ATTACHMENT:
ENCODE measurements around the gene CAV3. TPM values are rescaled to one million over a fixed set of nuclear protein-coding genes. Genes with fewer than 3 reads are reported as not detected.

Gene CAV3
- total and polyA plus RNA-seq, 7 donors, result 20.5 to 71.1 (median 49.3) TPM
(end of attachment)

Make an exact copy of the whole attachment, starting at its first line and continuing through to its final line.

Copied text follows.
ENCODE measurements around the gene CAV3. TPM values are rescaled to one million over a fixed set of nuclear protein-coding genes. Genes with fewer than 3 reads are reported as not detected.

Gene CAV3
- total and polyA plus RNA-seq, 7 donors, result 20.5 to 71.1 (median 49.3) TPM